Christopher Harrison, Military Bowl Foundation Board of Directors
When University of Virginia Athletic Director Craig Littlepage approached Christopher Harrison to see if he would be interested in joining the Military Bowl Foundation Board of Directors, Harrison took a trip down memory lane.
A former standout offensive lineman for the Cavaliers, Harrison remembered his time in Charlottesville, when Virginia traveled to the Gator Bowl and Peach Bowl, among others.
“When I was at U-Va. we went to five bowl games and it was always a very exciting part of the season, to see where you would go, play in a city you might not normally play in, against a team you don’t usually play and get to explore a new city,” Harrison said. “This is a very diverse region and has so much to offer. To bring these college kids in and let them see a new city and play a bowl game is wonderful.”
At Littlepage’s suggestion, Harrison met with Military Bowl Foundation President & Executive Director Steve Beck and was immediately on board with becoming Virginia’s representative on the Board of Directors. More than 10 years have passed, but Harrison remains committed to the cause, both of helping create a first-class experience for the teams and making an impact for the nation’s service members.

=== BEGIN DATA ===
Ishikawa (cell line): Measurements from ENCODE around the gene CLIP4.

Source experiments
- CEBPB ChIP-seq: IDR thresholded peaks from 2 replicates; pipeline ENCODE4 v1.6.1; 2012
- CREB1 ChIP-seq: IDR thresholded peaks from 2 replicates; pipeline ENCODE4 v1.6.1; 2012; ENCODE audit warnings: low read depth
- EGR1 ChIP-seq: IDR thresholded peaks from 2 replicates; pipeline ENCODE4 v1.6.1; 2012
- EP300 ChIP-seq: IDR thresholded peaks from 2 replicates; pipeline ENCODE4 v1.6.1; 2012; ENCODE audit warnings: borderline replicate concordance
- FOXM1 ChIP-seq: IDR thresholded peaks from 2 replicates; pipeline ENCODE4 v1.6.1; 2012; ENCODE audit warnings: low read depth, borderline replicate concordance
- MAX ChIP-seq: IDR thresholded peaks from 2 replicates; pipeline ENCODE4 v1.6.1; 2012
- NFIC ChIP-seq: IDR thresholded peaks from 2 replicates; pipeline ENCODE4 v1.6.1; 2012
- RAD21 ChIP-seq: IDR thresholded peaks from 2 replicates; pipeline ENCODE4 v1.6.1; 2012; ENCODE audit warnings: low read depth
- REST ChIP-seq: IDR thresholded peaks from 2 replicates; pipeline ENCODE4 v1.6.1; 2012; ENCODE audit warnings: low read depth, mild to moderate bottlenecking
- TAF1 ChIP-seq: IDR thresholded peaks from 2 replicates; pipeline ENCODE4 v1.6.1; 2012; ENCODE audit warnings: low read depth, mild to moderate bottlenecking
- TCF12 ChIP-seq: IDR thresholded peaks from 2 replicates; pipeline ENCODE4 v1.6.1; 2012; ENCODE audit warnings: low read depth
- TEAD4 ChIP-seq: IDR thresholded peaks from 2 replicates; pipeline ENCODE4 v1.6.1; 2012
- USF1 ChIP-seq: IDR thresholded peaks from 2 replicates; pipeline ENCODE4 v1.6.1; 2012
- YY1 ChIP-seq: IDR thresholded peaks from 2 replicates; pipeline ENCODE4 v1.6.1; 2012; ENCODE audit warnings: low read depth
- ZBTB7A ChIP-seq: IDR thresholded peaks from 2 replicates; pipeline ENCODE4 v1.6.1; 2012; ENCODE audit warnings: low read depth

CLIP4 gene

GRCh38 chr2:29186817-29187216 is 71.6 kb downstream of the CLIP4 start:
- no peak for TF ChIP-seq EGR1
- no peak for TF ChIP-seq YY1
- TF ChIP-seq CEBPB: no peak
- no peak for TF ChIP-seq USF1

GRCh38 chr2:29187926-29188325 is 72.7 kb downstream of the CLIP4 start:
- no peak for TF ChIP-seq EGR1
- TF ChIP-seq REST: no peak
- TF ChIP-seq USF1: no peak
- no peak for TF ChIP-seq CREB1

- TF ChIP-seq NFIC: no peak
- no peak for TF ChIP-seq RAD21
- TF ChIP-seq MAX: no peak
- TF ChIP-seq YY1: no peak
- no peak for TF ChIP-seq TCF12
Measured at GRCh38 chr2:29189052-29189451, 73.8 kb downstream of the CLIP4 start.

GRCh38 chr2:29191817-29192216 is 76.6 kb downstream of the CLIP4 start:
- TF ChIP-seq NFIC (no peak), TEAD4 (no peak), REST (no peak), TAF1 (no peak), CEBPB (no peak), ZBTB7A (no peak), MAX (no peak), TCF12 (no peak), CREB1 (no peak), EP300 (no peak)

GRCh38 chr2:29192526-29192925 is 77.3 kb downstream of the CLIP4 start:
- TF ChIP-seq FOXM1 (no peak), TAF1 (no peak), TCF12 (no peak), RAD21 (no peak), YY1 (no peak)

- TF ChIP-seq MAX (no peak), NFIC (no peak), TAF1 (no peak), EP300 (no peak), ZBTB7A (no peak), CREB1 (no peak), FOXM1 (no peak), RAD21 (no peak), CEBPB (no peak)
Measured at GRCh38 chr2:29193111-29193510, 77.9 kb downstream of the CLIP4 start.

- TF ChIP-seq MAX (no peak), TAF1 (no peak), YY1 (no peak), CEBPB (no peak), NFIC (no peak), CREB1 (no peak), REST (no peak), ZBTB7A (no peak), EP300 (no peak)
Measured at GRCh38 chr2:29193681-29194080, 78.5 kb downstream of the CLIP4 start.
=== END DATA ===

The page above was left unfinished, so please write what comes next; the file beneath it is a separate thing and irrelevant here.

“What we do on the nonprofit side with Patriot Point is amazing,” Harrison said. “We can’t do enough for veterans and to provide a place for them to go and unwind is incredible. Steve’s vision for it has taken off. I can’t say enough about how it has grown and serves veterans.”
Similarly, Harrison’s business – C.A. Harrison Companies — also has taken off. The business started toward the end of Harrison’s NFL career, when he purchased a block of rowhouses in Washington, D.C., and redeveloped them. Harrison kept one as his own home and sold the rest. In addition to building a home, it also set Harrison on the way to a second career of taking struggling properties and bringing them back to life.
“When I was playing, I lived, breathed and everything I did was football,” Harrison said. “I hadn’t thought about what I would do after playing. But when I got into real estate, I loved it. I loved taking the old and transforming it into new. I’m not a new construction guy – my firm doesn’t do a lot of new work. I like to take something dilapidated and bring it back to life.”